Gopa-kumara is at Shiva-loka. Shiva is advising him to go to Vaikuntha. There’s a painting of St. Jerome writing. On his desk is a human skull. Every time he looks up, Jerome sees Death, his inevitable end. Srila Prabhupada said, “We should always keep death in our front.” Senior citizens are living older. I am almost 79. I may have ten years left. Or I may have only ten minutes left. I will have to leave everything behind. My writings are my legacy. I will live on in my books. I have written many books about Srila Prabhupada; the most recent is a handsome reprinting in India of two volumes, Books 1-4 of Prabhupada Meditations. These are wonderful books, a continuation of the inspiration I had while writing Srila Prabhupada-lilamrta. My Dear Lord Krsna, a two-volume collection of prayers, is also good, as is the three-volume series, My Letters from Srila Prabhupada. Isvara-Govinda has posted all of my books in e-book format available at SDGLegacy.com.
Lal-Krsna and Shyama dasi from the Oxford Centre for Hindu Studies are here for two weeks. Lal-Krsna is a computer expert, and he has already given me access to two things Jayadvaita Swami and Bhurijana sent which we couldn’t receive without his help. Shyama is having difficulty in her relationship with the head of the Oxford Centre, and I’m trying to help her by interceding, talking with her authority on the phone. Lal and Shyama are very nice devotees. They get along well together, but Lal loves his service at the Oxford Centre while Shyama is struggling to find her place. They are cooking every day while they are here, and Lal is helping me with computer things.
I’m asking Lal to show me Bhurijana’s video today, and on Saturday show me the extensive website that Jayadvaita Swami recommended to me, which defends the second edition of Bhagavad-gita As It Is.
I am reading “Responsible Preaching.” It’s a BBT position paper written many years ago by Jayadvaita Swami and Dravida Prabhu. I take it in submissively, but after half an hour a pain develops in my right eye (migraine). That’s because the subject is controversial and is polarizing devotees (whether the first or second edition of Bhagavad-gita As It Is is more faithful to Srila Prabhupada). Garuda has started a campaign against the second edition on Facebook, and that causes tension in me. I’m going to watch the more recent website, which extensively supports the second edition. I don’t want to be on the fence about this.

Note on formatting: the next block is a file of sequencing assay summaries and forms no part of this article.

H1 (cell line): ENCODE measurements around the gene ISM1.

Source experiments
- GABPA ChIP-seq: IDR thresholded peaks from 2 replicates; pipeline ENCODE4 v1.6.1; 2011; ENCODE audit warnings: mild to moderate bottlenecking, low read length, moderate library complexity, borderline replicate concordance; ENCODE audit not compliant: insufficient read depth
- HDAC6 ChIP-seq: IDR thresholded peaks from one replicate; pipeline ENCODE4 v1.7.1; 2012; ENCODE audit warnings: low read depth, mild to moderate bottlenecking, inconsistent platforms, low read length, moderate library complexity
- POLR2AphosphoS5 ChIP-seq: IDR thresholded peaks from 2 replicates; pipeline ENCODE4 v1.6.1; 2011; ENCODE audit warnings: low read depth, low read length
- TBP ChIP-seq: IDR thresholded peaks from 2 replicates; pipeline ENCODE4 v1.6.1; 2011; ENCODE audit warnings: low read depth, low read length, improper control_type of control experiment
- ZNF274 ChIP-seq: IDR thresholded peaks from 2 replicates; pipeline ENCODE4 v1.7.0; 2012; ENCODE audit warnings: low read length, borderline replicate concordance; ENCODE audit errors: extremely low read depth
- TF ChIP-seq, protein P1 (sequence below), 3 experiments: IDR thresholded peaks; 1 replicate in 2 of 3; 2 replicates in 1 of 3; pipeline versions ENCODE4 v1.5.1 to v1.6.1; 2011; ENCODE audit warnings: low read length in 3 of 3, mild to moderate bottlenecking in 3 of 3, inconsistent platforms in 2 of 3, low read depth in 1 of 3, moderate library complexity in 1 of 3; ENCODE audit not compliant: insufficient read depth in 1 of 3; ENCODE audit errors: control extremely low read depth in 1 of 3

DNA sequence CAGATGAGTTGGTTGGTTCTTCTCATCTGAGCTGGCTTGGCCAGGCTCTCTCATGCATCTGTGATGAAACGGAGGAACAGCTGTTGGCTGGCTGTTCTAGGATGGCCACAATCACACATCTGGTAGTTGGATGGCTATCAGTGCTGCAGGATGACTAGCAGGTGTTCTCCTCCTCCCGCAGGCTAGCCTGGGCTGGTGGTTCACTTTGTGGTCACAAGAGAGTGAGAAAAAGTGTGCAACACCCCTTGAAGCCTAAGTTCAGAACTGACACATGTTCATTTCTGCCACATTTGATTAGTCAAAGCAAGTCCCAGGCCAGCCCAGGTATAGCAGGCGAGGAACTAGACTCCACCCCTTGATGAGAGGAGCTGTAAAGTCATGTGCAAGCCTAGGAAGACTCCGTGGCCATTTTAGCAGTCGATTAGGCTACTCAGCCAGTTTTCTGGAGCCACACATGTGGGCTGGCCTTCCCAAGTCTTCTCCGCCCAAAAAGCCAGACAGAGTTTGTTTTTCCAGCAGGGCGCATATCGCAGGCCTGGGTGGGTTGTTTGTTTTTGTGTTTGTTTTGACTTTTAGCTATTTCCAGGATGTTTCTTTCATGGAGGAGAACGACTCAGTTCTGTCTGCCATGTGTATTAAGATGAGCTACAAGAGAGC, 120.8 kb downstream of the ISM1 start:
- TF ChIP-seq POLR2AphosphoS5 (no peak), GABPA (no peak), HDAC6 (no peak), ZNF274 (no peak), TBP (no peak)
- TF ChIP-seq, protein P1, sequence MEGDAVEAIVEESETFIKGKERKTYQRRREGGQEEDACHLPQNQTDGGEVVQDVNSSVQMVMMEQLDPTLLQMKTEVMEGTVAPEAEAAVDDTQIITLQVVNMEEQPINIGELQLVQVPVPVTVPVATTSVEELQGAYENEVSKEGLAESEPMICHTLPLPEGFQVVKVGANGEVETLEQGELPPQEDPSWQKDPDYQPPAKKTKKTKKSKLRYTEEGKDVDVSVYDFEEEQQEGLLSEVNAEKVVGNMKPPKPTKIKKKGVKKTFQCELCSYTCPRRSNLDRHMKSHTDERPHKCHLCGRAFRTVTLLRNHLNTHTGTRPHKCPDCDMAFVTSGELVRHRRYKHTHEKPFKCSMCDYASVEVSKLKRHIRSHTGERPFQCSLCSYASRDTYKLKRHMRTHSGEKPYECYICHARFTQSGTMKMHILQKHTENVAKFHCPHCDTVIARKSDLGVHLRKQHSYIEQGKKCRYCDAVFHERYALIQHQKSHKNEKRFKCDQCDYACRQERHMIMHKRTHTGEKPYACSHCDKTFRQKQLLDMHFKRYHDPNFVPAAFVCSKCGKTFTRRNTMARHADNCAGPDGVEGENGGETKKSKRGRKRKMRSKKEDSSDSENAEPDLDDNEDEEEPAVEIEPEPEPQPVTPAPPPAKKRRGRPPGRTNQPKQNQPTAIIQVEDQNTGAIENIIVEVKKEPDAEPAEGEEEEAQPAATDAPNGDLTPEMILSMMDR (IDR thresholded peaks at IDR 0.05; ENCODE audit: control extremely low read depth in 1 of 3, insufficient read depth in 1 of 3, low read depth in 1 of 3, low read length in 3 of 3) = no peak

John is coming today. He insists on pushing ahead and typing poems and writing prefaces for what would be Volume 2 of POEMS/From Every Day, Just Write. But I want to concentrate on cleaning up and finishing everything in Volume 1. Then I will ask him if he can send the typed manuscript of Volume 1 in electronic form to our proofreader, Krsna-kripa. Krsna-kripa has limited time (he’s a harinama man), and we will have to accept that (two hours a day). But John and I are eager to get this book out and distributed. We have to be patient. It will take some time for the proofreaders (Guru dasa is also one), and I should do it as well (to catch the mistakes and correct them). The explicit jazz influence should be restrained, but some semblance of it may remain, to keep the authenticity of the poems as they were written.
Today I have a morning meeting and an afternoon doctor’s appointment. With so many interruptions, I think this week’s Journal will be shorter. But I think I wrote on some worthwhile subjects. I hope that my readers will be satisfied, even if there are less pages. John showed me in one of my books written in the early 1990s: L.I.S., “Let It Simmer.” This may mean don’t rush something into print. But for the past couple of days, I have been feeling a pressure–that I am forcing myself to write words which I will immediately post as Free Write Journal. I don’t like the pressure.
I am at a crossroads in the Journal. I don’t like the “hand-to-mouth” struggle to find words and make short pieces to fit into the mosaic. N.G. advocates profuse “practice” writing, filling a notebook in a month and not publishing it all. I have been posting everything I write and scraping the bottom of the barrel by telling of my medical visits and my aches and pains. But that was the whole purpose of the Journal, as advised by N.K., just share myself and news of my activities. That was thought to be sufficient. Now do I doubt it? And I would do directed free writing, steering to Krsna, mainly by reporting on the scripture we have chosen in our out-loud reading. And maybe write less. So I shouldn’t give something inferior. What about, in a separate notebook, do pure free writing not for posting? It might free my hand, and I could take excerpts from it for posting. I think I’ll do that and end my FWJ #10 here.